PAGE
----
Wednesday, August 01, 2012

10 Years and a Day – The Hebrew University Bombing

Ten years ago, on July 31, 2002, a bomb went off in the Frank Sinatra cafeteria at the Hebrew University. Nine people were killed, including a young man whom I knew, Ben Blutstein, who was studying at Pardes. Ben's mother, Katherine Baker, was interviewed for an article in Haaretz commemorating the murderous attack.

The Haaretz article begins:

It was a brazen attack that reverberated throughout Israel and struck deep into the heart of Israel's English-speaking community. On July 31, 2002, a bomb packed with shrapnel was placed in a bag in a crowded Hebrew University cafeteria on its Mt. Scopus campus. The explosion killed nine people - four Israelis and five foreign nationals - and injured 85. Hamas claimed responsibility. 
Among the victims were Benjamin Blutstein, 25, of Harrisburg, PA; Marla Bennett, 24, from San Diego, CA; Dina Carter, 37, a dual Israeli-U.S. citizen originally from North Carolina who converted to Judaism after moving to Israel; Janis Ruth Coulter, 36, a native of Boston, Massachusetts who also converted; and David Gritz, 24, of Massachusetts, who held dual U.S.-French citizenship.

Dr. Baker said:
"I don't think time ever heals this kind of loss," said Dr. Katherine Baker, a Penn State University microbiologist whose son, Benjamim Blutstein, was one of the victims. "There are days I can't get through the day without crying, there are a couple of days in a row I can do it. But it's extremely hard." 
Baker, too, is frustrated and disappointed by the lack of advancement in the peace process, and said the U.S. government has shirked its responsibilities. "In the United States there's this tone that says 'all of this is just working our way toward a peace, toward an ultimate settlement.' I don't see that alternate settlement coming, and I see tremendous cynicism, particularly on the part of the American government in not acknowledging its responsibility toward Israel nor to American citizens," said Baker.
An example, she explained, can be seen on her son's death certificate. "It sounds terribly minor, but it really gets to me this time every year. Ben's death certificate says that he died in Jerusalem, blank. The United States refuses to write that he died in Jerusalem, Israel. Well, the United States acknowledges that Jerusalem is the capital of Israel. So, put it on your documents, because my son died because he was in Israel, not because he was in the 'ethereal Jerusalem.'"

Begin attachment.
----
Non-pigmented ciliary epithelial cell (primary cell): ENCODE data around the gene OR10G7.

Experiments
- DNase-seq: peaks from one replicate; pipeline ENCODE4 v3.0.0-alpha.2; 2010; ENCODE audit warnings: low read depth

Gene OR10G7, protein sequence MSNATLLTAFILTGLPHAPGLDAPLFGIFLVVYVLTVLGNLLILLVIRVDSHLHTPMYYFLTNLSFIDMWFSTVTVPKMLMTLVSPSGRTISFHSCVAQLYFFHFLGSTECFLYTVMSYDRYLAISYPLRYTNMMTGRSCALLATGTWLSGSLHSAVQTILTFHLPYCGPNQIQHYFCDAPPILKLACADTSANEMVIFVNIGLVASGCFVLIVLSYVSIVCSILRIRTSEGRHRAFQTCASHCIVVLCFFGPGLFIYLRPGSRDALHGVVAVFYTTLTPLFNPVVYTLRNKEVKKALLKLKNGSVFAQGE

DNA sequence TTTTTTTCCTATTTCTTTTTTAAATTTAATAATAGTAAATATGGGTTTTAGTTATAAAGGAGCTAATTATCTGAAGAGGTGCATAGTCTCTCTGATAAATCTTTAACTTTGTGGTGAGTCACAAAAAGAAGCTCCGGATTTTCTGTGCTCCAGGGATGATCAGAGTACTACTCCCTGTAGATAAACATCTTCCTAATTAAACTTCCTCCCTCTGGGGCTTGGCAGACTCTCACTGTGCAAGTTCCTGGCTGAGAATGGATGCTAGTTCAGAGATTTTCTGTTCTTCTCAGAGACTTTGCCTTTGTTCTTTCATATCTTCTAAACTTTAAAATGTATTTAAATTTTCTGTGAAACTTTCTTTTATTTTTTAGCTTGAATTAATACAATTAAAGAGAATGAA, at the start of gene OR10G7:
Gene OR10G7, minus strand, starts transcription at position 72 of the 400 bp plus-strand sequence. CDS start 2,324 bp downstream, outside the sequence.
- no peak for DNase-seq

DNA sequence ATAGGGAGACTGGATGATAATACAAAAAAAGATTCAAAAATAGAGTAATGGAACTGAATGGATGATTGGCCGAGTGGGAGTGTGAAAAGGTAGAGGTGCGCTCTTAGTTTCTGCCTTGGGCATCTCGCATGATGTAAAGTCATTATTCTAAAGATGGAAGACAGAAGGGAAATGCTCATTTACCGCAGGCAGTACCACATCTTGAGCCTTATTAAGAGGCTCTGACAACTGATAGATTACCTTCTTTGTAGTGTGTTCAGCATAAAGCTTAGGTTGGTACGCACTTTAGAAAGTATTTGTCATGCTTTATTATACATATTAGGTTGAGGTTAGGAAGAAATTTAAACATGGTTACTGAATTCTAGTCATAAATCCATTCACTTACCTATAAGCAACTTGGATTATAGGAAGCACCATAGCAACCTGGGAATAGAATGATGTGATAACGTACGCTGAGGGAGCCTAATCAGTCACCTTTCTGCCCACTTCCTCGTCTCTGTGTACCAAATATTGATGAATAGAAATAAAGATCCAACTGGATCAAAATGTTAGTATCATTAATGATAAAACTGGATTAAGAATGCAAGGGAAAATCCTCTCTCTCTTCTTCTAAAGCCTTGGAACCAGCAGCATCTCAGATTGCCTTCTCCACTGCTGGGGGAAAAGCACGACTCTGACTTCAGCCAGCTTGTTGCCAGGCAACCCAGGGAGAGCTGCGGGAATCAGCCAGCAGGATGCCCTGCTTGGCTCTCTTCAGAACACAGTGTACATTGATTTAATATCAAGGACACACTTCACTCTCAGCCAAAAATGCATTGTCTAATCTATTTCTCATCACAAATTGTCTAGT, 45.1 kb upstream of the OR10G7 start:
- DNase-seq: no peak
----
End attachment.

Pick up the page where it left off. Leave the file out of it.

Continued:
A U.S. Consulate General spokesman in Jerusalem said that it is a well-known U.S. policy that Jerusalem is a final status issue, that "must be resolved through negotiations between the parties." 
The year after her son's murder, Baker, 60, spent a Sabbatical year in Israel, and her daughter - 11 years younger than Ben - completed her high school studies here before enrolling at Pardes. "I was concerned about her going to Israel. She told me, 'I need to know why Israel was so important to Ben that he would die for it," Baker recalled, choking back tears. 
The bombing, said Baker, "taught me for the first time that there really, truly, is evil in the world and that evil will not be appeased." But what remains in her heart are her son's last words to her. 
"Ben turned 25 years old on July 25, before this pigua," said Baker, using the Hebrew word for a terrorist attack. "And in the last conversation I had with him, on that day, one thing he said to me that will always stay with me: 'You know, Ima [the Hebrew term for mother], I finally know what I want to do with my life. I'm where I'm supposed to be. And I'm happier than I have ever been.'" 
A couple of days after the attack, I wrote this brief note on my reactions:
[8/2/02] I’m writing now after the bombing on Wednesday [7/31/02] in Jerusalem, at the Hebrew University, in which 5 Americans and 2 Israelis were killed. [Actually, nine people in all were killed, and 85 were injured]. Two of the Americans were students at Pardes, an institute for higher Jewish studies in Jerusalem, and one of them (Ben Blutstein) was the son of a family I knew last year when I taught at Bucknell University in Lewisburg, Pennsylvania, and frequently went to Harrisburg for Shabbat. I think I only met Benjamin once, but I spent some very pleasant Shabbats with his family, and I feel sick at his murder. Fragments of poetry keep going through my head – “they were lovely and pleasant in their lives, and in their deaths not divided.”[1] I've felt so numb and in shock today - a feeling I recall after the September 11 attacks last year. It seems there is no end to violence.

[1] 2 Sam. 1:23. This is a verse that is quoted in the version of the Jewish memorial prayer that is said for those who have died על קדושת השם, “for the sanctification of God’s name.” See Philip Birnbaum, Daily Prayer Book: Sephardic (New York: Hebrew Publishing Co., 1969) 671-72.

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